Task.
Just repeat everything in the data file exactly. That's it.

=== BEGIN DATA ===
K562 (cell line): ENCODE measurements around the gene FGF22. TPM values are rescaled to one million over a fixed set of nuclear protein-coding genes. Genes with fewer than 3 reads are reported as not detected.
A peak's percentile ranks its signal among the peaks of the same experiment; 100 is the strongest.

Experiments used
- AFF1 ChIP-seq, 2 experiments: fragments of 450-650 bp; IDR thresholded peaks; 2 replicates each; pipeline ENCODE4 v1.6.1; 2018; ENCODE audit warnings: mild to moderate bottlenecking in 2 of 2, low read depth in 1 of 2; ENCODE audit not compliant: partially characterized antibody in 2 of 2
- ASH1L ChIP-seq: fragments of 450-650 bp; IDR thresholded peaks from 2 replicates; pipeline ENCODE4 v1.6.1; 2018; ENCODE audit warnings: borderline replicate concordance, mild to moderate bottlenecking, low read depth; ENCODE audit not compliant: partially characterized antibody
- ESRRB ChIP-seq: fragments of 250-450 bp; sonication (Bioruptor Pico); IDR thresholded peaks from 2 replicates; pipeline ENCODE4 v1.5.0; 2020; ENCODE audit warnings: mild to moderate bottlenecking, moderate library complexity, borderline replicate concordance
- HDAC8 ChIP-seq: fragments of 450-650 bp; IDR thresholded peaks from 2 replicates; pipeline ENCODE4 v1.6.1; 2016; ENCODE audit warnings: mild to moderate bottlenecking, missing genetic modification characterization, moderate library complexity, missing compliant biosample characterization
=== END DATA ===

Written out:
K562 (cell line): ENCODE measurements around the gene FGF22. TPM values are rescaled to one million over a fixed set of nuclear protein-coding genes. Genes with fewer than 3 reads are reported as not detected.
A peak's percentile ranks its signal among the peaks of the same experiment; 100 is the strongest.

Experiments used
- AFF1 ChIP-seq, 2 experiments: fragments of 450-650 bp; IDR thresholded peaks; 2 replicates each; pipeline ENCODE4 v1.6.1; 2018; ENCODE audit warnings: mild to moderate bottlenecking in 2 of 2, low read depth in 1 of 2; ENCODE audit not compliant: partially characterized antibody in 2 of 2
- ASH1L ChIP-seq: fragments of 450-650 bp; IDR thresholded peaks from 2 replicates; pipeline ENCODE4 v1.6.1; 2018; ENCODE audit warnings: borderline replicate concordance, mild to moderate bottlenecking, low read depth; ENCODE audit not compliant: partially characterized antibody
- ESRRB ChIP-seq: fragments of 250-450 bp; sonication (Bioruptor Pico); IDR thresholded peaks from 2 replicates; pipeline ENCODE4 v1.5.0; 2020; ENCODE audit warnings: mild to moderate bottlenecking, moderate library complexity, borderline replicate concordance
- HDAC8 ChIP-seq: fragments of 450-650 bp; IDR thresholded peaks from 2 replicates; pipeline ENCODE4 v1.6.1; 2016; ENCODE audit warnings: mild to moderate bottlenecking, missing genetic modification characterization, moderate library complexity, missing compliant biosample characterization